[LINK] terrabit per second internet

Richard Chirgwin rchirgwin at ozemail.com.au
Wed Sep 9 11:41:19 AEST 2009

Paul Brooks wrote:
> Roger Clarke wrote:
>> At 21:51 +1000 8/9/09, David Boxall wrote:
>>> What impressed me was to hear Aussies pronouncing router as 'rowter'.
>>> When I was studying (just this side of the Jurassic) it was 'rooter'.
>> As one of the rapidly declining band of guardians of Orstralian as 
>> she wuz spoke ...
>> ...  the word 'route' has been pronounced 'rowte' in the Australian 
>> military for a very long time.
>> It's very difficult to sustain credibility in front of your troops if 
>> you say something like 'and for your final exercise prior to 
>> graduating as a driver, instead of me planning where you're driving 
>> tomorrow, you can all route yourselves'.
> Yet oddly, in the military term 'route march' is always pronouced 'root 
> march', while a standalone 'route' prononced 'rowte' is a hasty retreat 
> - and when an army is 'routed (rowted)' and runs away they are probably 
> 'rooted' as well.
> Also, while router = rooter is through to be Australian, the router that 
> makes moulded edgings in timber has always been pronounced 'rowter' in 
> our house (from well before packet-directing routers were invented).
> Anyhoo, back on topic (terabit-per-second optical switching, if you've 
> forgotten the subject line by now!) for a minute...
> I ran a few calculations recently for a conference talk on 100Gbps 
> optical transmission technologies...
> Did you know that at the speed of light in glass, a (todays) standard 
> 10Gbps optical signal switches the laser signal on and off  54 times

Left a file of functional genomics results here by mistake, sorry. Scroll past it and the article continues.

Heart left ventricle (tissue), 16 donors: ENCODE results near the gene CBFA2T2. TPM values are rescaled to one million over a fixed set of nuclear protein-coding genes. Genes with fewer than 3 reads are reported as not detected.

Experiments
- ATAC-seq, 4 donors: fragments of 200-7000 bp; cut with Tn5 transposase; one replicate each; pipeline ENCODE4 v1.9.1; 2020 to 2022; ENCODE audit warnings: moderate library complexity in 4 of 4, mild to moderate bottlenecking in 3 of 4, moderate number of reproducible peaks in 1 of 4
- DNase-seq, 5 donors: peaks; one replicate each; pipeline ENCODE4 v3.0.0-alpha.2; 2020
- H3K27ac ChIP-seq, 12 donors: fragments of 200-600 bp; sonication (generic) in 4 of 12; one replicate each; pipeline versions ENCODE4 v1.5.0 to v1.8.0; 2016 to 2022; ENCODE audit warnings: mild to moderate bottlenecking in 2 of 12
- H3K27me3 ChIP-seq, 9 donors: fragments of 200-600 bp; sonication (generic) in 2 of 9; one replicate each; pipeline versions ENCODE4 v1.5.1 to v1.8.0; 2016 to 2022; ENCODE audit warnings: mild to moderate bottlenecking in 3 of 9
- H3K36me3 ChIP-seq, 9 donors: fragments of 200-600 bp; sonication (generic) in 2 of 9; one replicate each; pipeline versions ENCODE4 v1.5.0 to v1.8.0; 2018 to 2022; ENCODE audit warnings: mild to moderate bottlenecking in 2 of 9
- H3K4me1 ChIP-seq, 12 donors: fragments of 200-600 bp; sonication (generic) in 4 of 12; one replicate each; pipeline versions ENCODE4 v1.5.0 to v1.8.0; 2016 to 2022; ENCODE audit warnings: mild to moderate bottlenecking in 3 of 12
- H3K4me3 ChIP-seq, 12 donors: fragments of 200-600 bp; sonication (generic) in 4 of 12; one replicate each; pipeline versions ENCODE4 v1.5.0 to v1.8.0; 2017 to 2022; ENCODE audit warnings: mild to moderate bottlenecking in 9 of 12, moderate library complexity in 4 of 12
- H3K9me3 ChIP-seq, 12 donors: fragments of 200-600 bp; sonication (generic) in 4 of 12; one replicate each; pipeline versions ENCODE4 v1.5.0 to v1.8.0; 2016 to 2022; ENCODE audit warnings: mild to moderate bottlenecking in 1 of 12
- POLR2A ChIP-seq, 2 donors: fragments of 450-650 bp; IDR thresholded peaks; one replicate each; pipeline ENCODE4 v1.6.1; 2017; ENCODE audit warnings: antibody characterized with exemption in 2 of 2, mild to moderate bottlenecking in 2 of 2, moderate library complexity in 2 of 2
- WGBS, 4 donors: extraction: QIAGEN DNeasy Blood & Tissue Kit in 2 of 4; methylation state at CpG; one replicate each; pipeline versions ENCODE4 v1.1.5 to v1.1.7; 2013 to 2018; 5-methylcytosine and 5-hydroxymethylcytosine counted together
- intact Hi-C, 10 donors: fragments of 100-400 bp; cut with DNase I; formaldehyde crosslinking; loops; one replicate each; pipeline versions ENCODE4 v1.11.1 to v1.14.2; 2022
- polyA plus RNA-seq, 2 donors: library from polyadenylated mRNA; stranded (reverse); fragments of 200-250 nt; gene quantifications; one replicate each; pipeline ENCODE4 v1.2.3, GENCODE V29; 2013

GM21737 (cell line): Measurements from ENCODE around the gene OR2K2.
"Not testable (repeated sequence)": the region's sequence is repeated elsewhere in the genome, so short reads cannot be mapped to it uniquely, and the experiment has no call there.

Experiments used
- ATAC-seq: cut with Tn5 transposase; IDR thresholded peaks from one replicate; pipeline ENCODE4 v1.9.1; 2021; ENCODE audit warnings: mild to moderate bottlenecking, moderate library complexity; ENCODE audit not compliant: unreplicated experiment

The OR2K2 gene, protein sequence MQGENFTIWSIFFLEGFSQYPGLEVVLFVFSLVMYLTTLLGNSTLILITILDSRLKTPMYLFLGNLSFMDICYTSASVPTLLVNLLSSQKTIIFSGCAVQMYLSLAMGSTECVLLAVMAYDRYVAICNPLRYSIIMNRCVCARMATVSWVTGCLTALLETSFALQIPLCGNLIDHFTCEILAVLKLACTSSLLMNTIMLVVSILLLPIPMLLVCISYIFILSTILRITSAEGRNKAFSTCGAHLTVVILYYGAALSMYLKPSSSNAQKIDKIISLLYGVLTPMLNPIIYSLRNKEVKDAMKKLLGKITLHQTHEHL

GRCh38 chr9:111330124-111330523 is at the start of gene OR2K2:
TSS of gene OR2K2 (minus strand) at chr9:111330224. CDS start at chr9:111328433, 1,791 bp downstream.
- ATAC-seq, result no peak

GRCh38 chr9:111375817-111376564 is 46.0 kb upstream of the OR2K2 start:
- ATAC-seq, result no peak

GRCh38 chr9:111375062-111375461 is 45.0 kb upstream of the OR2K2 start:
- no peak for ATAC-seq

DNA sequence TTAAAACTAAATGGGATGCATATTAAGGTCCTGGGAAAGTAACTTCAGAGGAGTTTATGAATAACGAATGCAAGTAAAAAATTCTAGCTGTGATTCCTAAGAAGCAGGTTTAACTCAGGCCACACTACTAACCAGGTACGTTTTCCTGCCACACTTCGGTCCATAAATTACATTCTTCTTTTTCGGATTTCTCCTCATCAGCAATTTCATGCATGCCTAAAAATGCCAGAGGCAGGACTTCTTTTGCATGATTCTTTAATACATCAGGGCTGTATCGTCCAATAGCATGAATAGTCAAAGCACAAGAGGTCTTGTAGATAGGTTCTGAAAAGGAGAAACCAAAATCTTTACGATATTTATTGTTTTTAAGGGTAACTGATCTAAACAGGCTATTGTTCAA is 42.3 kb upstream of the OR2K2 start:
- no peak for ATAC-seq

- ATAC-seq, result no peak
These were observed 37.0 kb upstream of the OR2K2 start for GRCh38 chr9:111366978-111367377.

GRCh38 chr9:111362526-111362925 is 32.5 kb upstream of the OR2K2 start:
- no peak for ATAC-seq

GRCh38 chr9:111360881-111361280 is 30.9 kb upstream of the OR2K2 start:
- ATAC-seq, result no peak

> before the first pulse has travelled just 1 metre through the fibre?
> A  40Gbps optical signals (220 pulses per light-metre, or just 22 
> picoseconds between pulses) appears to be approaching a limit for 
> practical long-distance communications - the emerging 100Gbps 
> technologies are falling back to 10 parallel channels of 10Gbps, or 
> smarter use of 25 Gbps signals, but not any sign of real 100Gbps optical 
> signals being viable, because dispersion in the glass smears the pulses 
> together before it has travelled more than a few kilometres down the fibre.
> Yes, the magic crystals may be able to switch terrabit per second 
> signals - but those signals will only be able to travel a very short 
> distance before they become smeared together, and on long-haul fibre I 
> suspect the bitstream will need to be split across many much slower 
> bit-rate channels to have much impact in the Internet.
You're right; the terabit optical switches are more aimed at Internet 
exchange systems.

As you say, you'll need ten fibres (for example) to run a terabit Sy-Me; 
but the passives that CUDOS is working on (not only them, there are 
plenty of other researchers in this particular game) would, for eg, 
split / combine the terabit "trunk" across the multiple bits of glass 
without electrical conversion.

In talking to Prof. Eggleton last year for ASOT (self promoting link: 
<http://itradio.com.au/networking/wp-content/uploads/ASOT57.mp3>) I was 
also struck with the power-saving angle...
> (Telco Trivia: did you know that a 10Gbps optical channel between Sydney 
> and San Francisco acts as an optical delay-line memory, storing 745 
> Mbytes of data as photons inside the glass before the first bit pops out 
> at the far end?)
Wow ... I was impressed back when an IBM-er told me there was about 10 M 
of data in the delay-line between Sydney and Perth!

> Cheers,
>     Paul.
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